Most workplaces have problems with people being “in” meetings. I am not referring to being late. That is an entirely different issue.
I am talking about once the meeting begins. In today’s high-paced technology distracted workplace, too often people are busy tapping away on their laptops or checking email on their iPhone.
Does this happen at your company?
Here is one very powerful rule for more productive meetings:
“If you are in the meeting, you are in the meeting.”
This means if you are going to be in the room, you must participate. You cannot attend if you are going to work on other things.
Meetings Cost Money
In today’s Outlook happy world, many people are oblivious to the fact that meetings cost money.
If you are locking a dozen of your senior managers in a room for 2 hours to discuss a issue, you are making a monetary investment with their time.
I have seen extreme examples of this where executives are scheduled for multi-hour meetings to discuss an item so trivial that it involved a few thousand dollars. How much money do you think you just spent reaching a simple decision?
There are even some great calculators out there to help you determine how much you are spending on your meeting.
In or Out…
Make a choice. Either you are going to be in the meeting and participate or you will not be there.
I have seen people phone into a meeting down the hall so they can sit at their desk and work on other things. Do you think they were productive contributors to the meeting?
Unfortunately, some companies do not give you a choice about attending meetings.
7 Rules for Being “In the Meeting”
Here are some simple rules to keep people “In the Meeting…”
- Ensure it is a Meeting – Many meetings should never happen. They should be a one-on-one, or a phone call. Make sure your team only schedules meetings when multiple team members need to get together to discuss or debate something.
- Invite the Right people – People tend to invite everybody to their meeting. Maybe it makes them feel important. Why invite 8 people if only 3 need to weigh in on a decision? People who don’t need to be there shouldn’t even be invited. You are wasting their time.
- The “Right To Decline” – This idea makes many managers nervous. But you will be amazed how much more productive meetings become when you give team members the “Right to Decline.” If people feel comfortable declining or bowing out of a meeting that they shouldn’t be at, it will improve team productivity. It will also help drive Rule #1.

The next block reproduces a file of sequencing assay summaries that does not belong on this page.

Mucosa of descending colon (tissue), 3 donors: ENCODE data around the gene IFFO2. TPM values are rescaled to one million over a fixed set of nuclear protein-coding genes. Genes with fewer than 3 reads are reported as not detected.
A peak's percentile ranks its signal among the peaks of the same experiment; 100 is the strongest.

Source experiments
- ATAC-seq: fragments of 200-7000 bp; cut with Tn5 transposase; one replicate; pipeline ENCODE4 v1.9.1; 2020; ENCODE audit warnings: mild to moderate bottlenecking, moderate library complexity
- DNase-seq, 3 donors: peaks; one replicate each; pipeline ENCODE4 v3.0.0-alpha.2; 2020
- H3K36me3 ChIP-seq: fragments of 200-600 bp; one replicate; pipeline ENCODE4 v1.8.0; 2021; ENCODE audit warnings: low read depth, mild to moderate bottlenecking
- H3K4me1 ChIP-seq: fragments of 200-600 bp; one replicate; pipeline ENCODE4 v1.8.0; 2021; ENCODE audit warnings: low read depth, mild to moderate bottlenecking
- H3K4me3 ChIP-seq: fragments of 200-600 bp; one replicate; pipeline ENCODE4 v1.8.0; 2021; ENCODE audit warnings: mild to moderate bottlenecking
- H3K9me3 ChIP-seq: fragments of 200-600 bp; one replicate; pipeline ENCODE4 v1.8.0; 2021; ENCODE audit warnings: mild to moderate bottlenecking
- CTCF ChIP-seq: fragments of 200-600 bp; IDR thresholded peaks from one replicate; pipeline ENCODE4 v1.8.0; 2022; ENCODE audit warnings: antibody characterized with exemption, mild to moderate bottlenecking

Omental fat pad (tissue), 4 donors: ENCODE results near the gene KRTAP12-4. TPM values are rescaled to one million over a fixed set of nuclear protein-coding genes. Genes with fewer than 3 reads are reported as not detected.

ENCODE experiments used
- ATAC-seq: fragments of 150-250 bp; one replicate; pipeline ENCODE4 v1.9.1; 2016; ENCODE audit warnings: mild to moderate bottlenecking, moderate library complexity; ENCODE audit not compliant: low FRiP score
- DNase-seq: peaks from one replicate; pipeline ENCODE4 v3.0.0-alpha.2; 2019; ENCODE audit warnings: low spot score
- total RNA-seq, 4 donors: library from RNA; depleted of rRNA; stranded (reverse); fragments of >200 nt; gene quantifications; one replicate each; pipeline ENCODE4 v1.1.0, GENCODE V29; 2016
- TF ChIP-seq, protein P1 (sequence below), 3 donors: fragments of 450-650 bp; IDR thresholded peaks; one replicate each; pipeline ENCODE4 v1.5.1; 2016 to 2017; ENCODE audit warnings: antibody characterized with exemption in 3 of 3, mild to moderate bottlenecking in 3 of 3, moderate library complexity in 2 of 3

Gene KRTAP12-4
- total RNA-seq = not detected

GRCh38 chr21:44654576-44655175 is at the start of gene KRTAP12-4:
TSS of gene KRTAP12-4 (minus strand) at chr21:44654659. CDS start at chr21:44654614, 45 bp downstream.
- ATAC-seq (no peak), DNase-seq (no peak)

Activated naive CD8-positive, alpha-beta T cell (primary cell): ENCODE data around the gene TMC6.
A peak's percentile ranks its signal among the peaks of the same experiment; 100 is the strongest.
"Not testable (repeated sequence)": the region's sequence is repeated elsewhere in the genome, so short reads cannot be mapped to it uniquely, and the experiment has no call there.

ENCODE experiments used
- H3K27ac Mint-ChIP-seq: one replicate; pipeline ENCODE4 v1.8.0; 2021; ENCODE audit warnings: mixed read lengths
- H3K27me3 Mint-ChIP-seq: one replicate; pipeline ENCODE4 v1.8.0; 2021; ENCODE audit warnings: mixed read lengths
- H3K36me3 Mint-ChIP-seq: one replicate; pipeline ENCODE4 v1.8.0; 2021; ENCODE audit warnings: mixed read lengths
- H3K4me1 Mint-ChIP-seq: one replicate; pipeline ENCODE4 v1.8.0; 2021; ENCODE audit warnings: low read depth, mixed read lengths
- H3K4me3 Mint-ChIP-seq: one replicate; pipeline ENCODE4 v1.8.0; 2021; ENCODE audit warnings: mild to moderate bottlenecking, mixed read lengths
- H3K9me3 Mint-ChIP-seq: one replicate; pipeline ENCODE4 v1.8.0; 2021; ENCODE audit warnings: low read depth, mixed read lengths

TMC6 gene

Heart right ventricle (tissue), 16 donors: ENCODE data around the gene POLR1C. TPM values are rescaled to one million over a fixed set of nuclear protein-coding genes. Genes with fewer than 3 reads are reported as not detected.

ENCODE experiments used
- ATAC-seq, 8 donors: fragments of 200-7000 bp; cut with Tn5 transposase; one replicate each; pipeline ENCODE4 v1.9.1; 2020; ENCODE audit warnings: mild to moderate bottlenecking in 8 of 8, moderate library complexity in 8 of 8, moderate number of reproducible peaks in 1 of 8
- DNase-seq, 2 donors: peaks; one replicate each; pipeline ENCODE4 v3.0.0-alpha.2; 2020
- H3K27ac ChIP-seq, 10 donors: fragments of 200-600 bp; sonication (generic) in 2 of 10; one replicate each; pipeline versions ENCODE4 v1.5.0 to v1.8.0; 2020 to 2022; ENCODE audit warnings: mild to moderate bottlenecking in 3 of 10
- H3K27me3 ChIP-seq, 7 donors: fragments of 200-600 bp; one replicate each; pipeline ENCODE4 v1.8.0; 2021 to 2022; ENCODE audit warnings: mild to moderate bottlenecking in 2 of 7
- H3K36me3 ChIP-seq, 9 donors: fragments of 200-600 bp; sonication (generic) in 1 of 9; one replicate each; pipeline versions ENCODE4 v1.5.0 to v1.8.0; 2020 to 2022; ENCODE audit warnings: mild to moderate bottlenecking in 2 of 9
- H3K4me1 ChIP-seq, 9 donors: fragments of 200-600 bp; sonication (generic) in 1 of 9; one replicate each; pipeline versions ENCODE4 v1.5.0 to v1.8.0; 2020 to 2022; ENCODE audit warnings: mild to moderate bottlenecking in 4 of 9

- Be on Time – This is a given. Note people for not being on time. Some companies actually add it to the meeting minutes. Practice a strict 10 minute rule. If you are more than 10 minutes late, you cannot join the meeting. How many times has your team restarted a meeting at the 25 minute point?
- Be prepared – Just showing up at the meeting is a waste of everyone’s time. If you are not prepared to discuss the topic at hand, you should cancel the meeting and reschedule. I have seen a meeting to review a 100 page document that was sent out mere minutes before the start time. Do you think anyone had read it?
- No Laptops or Smartphones – For the past few years, some companies have started “topless meetings,” meaning no laptops allowed. Other strategies can involve checking smartphones in a bowl at the door. Of course, asking some people to give up their smartphone is akin to asking a cowboy to give up their sidearm. However, people in the meeting should not be working on other tasks.
- Hold Everyone Accountable – Everyone in the meeting, no matter their position, should be comfortable keeping the meeting on track even if it means calling someone out. At a recent meeting, a junior analyst asked the CFO to stop checking their Blackberry. Participants should feel empowered to do this. Attendees should get a warning and then be excused from the meeting.
Be Present or Don’t Be There
Some of these rules may seem a bit strong. But, after being denied entrance to a meeting or being asked to leave one, many people will reconsider the impact they are having on their coworkers and the business at large.
Encourage your team to “be present” while in meetings. Or else, why bother being there?